In the 2010 candidate for presidential election Plínio de Arruda Sampaio received 888.000 votes (0.87%). Plinio presented an agrarian reform project in 1964 when he was federal deputy, but the 1964 Military Coup ended the project and Plinio lost his mandate. Although he received very few votes Plinio became famous after the elections because he was qualified as an anti-candidate.
PSOL elected three deputies again, Chico Alencar, Ivan Valente and Jean Wyllys.
Toninho do PSOL from Federal District got the best gubernatorial result. He finished in third place with 14.25%.
In the northern second largest city Belém and in Rio de Janeiro, PSOL finished second and elected four city councillors - the second largest group in those councils. In Belem Edmilson Rodrigues got 43.39% and in Rio de Janeiro Marcelo Freixo got 28.15%, almost 1 million votes.
Other places like São Paulo, Fortaleza, Campinas, Belo Horizonte, Curitiba, Salvador, Natal, Florianópolis, Niterói, São Gonçalo and Pelotas, PSOL got respectable results in 2012, 49 city councillors from PSOL were elected.
PSOL initially nominated Randolfe Rodrigues, the Senator for Amapá, as their candidate for President in 2014, with former federal deputy and party co-founder Luciana Genro as his running mate. Federal deputy Chico Alencar of Rio de Janeiro and attorney Renato Roseno also ran for the party's nomination. However, he was replaced at the top of the ticket by Genro, a member of the Left Socialist Movement faction. She got 1,612,186 votes finishing in 4th place.
Genro's campaign received the support of important Brazilian intellectuals and celebrities. These included like Chico de Oliveira, Rogério Arantes, Vladimir Safatle, Michel Löwy, Gregorio Duvivier, Valesca Popozuda, Zélia Duncan, Karina Buhr, Clara Averbuck, Marina Lima, Juca Kfouri, Preta Gil, Laerte Coutinho, Marcelo Yuka and the international popstar Jessica Sutta. Her candidacy was well-regarded in the LGBT community.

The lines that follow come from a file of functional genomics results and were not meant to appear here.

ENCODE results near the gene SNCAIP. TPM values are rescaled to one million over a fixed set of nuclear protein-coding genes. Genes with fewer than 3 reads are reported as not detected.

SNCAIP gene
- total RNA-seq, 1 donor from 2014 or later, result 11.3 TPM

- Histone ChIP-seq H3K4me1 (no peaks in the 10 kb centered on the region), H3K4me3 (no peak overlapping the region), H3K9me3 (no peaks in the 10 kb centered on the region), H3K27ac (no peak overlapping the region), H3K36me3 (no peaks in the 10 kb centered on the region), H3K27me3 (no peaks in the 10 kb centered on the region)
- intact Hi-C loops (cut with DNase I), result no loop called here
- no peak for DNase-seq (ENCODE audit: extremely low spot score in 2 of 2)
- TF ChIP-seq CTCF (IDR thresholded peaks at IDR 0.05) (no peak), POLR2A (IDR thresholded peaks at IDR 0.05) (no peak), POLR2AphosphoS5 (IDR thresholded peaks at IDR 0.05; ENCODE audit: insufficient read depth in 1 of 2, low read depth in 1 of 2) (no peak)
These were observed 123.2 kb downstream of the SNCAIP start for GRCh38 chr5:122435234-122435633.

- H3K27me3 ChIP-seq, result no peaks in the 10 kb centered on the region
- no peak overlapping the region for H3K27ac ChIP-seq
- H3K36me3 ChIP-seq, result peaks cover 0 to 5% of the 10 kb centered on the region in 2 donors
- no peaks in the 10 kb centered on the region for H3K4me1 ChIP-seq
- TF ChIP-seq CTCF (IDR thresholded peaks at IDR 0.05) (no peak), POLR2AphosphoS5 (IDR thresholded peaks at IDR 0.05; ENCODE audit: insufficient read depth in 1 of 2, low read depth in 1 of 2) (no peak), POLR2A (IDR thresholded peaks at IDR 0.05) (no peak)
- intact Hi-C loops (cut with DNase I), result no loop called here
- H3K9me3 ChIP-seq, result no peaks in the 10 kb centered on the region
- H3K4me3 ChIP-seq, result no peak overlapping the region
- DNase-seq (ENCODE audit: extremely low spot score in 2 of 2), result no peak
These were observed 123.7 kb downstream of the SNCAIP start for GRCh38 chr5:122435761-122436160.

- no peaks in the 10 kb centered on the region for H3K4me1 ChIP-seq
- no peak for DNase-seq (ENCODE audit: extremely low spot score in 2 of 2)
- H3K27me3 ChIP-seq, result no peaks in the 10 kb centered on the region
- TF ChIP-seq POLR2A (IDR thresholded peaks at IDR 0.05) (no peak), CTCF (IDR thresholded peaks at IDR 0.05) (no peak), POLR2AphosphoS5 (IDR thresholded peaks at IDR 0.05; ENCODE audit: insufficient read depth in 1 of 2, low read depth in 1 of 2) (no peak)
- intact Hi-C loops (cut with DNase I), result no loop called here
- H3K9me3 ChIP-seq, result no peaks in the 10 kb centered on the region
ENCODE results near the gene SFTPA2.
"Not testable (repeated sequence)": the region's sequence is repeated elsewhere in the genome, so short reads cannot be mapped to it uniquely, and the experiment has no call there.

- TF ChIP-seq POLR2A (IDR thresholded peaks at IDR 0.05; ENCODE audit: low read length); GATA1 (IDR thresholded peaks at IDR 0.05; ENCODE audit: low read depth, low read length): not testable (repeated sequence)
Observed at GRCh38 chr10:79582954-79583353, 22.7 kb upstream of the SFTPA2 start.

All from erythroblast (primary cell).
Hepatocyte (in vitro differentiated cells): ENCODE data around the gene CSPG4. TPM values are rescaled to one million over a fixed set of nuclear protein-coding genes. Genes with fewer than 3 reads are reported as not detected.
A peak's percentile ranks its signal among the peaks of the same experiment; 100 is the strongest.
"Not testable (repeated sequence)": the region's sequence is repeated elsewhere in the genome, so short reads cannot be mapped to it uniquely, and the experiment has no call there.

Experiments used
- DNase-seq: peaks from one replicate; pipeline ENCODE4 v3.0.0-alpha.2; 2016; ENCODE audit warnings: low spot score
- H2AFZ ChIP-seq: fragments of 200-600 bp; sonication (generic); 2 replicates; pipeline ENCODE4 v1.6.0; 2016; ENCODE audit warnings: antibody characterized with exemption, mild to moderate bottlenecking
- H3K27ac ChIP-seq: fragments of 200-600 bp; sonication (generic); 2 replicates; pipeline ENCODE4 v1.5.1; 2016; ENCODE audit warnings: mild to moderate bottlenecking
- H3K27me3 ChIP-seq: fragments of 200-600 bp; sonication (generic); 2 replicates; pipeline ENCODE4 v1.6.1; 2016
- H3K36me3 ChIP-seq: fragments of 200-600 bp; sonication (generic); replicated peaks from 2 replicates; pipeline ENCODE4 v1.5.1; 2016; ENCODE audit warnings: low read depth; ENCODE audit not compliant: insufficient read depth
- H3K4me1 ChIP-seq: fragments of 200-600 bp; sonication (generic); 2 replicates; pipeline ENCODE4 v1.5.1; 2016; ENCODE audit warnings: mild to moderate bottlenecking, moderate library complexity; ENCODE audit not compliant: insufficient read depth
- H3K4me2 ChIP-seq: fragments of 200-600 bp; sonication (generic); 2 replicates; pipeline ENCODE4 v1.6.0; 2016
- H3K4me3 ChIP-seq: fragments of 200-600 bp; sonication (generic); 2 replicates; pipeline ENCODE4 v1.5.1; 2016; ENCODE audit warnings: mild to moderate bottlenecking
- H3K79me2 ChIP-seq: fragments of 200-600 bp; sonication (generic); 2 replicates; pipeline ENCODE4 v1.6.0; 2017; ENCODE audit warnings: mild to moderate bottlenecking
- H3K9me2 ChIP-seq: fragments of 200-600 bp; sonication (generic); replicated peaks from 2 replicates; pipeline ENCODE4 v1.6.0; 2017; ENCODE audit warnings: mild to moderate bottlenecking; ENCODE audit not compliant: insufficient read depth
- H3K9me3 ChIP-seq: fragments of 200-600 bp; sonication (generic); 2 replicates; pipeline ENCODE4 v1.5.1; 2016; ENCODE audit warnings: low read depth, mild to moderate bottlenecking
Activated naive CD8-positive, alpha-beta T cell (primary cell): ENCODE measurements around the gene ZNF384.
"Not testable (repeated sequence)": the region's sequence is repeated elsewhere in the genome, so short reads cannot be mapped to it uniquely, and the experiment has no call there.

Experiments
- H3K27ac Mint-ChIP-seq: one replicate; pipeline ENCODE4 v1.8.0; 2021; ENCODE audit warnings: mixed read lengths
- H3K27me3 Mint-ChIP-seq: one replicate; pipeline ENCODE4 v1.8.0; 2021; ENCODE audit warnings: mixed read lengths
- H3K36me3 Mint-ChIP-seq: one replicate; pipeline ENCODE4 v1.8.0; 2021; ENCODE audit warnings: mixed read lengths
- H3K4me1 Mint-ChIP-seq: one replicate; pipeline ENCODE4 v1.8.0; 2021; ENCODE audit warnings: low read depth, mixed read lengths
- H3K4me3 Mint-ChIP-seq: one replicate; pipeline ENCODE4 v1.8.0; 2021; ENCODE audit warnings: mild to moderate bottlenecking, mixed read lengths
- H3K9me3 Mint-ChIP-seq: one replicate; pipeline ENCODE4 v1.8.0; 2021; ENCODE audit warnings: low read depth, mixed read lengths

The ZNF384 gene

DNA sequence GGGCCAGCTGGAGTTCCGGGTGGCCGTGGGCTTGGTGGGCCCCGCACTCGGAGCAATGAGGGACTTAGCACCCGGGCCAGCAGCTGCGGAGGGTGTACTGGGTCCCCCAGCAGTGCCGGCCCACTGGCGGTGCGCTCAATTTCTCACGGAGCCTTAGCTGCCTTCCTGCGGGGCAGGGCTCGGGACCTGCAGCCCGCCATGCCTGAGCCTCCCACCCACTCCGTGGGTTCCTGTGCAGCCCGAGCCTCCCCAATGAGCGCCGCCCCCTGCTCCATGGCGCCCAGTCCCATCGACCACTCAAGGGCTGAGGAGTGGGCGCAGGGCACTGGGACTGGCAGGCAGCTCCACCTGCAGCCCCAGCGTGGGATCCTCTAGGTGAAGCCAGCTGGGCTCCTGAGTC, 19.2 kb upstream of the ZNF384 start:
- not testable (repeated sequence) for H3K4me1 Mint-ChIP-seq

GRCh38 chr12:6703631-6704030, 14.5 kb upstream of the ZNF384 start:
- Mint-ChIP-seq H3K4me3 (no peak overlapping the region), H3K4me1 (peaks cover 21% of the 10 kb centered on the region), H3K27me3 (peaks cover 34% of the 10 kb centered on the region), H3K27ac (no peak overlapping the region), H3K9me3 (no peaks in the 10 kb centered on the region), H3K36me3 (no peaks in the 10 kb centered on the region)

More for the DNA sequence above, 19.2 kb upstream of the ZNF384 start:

PSOL elected 5 federal deputies and 12 state deputies. Marcelo Freixo (RJ) received the highest vote for a state deputy in Brazil with 350,408 votes. Carlos Giannazi was the leftist most voted in São Paulo with 164,929 votes.
Gubernatorial candidates Tarcísio Motta (RJ) with 8.92% (14.62% in city of Rio Janeiro) and Robério Paulino (RN) with 8.74% (22.45% in capital Natal) got excellent results. Senate candidate Heloísa Helena (AL) got 31.86%, but she lost the election to former Brazilian president Fernando Collor de Mello, who was impeached.
In 2018, PSOL chose prolific labor leader Guilherme Boulos as their nominee for the presidency. Boulos's close affiliation with former President Lula led to concern that his nomination would erode PSOL's distinct identity. It was alleged that party leadership pushed Boulos at the expense of other pre-candidates for the party's nomination, including economist (and son of 2010 presidential nominee Plínio de Arruda Sampaio) Plínio de Arruda Sampaio Jr., activist and educator Hamilton Assis, and academic Nildo Ouriques. Indigenous leader Sônia Guajajara, who initially sought the party's nomination, was chosen to serve as his vice presidential running mate.
|Election year||Candidate||1st round||2nd round|
|# of overall votes||% of overall vote||# of overall votes||% of overall vote|
|2006||Heloísa Helena||6,575,393||6.9 (#3)|
|2010||Plínio de Arruda Sampaio||886,816||0.9 (#4)|
|2014||Luciana Genro||1,612,186||1.6 (#4)|
|2018||Guilherme Boulos||617,122||0.6 (#10)|
Chamber of Deputies
|Election year||# of overall votes||% of overall vote||# of overall seats won||+/-||Government||Notes|
|Election year||# of overall votes||% of overall vote||# of overall seats won||+/-||Notes|
|2006||351,527||0.4||1||PSOL did not originally gain a seat at the 2006 election. However, after Senator Ana Júlia de Vasconcelos Carepa (PT) resigned, following her election as Governor of Pará State, José Nery de Azevedo (PSOL) took her seat in the Senate as a member of the class of 2006.|